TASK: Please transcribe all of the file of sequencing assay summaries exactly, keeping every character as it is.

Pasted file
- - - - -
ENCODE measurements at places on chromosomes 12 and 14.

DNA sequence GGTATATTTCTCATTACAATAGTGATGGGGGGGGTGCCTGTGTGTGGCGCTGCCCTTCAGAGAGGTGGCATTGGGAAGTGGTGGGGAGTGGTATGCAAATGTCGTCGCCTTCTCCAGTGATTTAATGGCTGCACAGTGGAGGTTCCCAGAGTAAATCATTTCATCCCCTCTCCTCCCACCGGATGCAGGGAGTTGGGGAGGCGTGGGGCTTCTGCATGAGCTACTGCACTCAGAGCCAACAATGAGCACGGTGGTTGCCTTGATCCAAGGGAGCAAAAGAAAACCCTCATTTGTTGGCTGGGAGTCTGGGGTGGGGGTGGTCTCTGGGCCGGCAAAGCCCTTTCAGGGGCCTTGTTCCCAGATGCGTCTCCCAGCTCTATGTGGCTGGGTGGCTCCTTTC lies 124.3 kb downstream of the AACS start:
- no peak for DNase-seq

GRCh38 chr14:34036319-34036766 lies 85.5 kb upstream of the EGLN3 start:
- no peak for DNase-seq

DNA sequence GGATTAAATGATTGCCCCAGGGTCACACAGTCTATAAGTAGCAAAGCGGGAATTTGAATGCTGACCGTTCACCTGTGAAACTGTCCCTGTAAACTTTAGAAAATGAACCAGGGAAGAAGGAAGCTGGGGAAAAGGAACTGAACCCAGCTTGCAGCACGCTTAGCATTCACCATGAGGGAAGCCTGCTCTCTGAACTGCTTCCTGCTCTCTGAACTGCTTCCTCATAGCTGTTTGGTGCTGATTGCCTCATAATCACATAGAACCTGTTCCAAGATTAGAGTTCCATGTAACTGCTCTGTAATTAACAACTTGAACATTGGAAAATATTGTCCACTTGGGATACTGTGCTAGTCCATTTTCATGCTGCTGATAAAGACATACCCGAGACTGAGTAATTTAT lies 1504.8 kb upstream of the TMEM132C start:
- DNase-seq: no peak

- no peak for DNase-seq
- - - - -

ENCODE measurements at places on chromosomes 12 and 14.

DNA sequence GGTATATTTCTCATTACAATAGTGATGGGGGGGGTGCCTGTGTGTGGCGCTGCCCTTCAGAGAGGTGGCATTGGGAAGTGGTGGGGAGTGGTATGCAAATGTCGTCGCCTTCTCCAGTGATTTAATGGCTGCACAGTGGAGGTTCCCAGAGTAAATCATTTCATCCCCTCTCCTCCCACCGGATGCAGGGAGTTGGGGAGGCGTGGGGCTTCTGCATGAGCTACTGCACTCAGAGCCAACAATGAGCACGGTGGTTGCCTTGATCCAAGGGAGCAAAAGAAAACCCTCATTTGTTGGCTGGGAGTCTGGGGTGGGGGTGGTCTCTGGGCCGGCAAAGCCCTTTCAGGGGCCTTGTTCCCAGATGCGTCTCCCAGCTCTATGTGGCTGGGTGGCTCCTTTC lies 124.3 kb downstream of the AACS start:
- no peak for DNase-seq

GRCh38 chr14:34036319-34036766 lies 85.5 kb upstream of the EGLN3 start:
- no peak for DNase-seq

DNA sequence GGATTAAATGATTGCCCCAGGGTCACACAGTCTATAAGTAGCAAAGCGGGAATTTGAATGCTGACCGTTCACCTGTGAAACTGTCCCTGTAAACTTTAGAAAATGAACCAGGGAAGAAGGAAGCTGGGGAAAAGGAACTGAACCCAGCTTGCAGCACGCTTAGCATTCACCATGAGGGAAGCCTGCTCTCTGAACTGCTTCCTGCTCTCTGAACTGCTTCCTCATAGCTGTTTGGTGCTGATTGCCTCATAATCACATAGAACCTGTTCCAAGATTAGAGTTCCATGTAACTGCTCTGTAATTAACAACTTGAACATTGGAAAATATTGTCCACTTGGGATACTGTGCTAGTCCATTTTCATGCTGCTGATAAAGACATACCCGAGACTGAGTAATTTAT lies 1504.8 kb upstream of the TMEM132C start:
- DNase-seq: no peak

- no peak for DNase-seq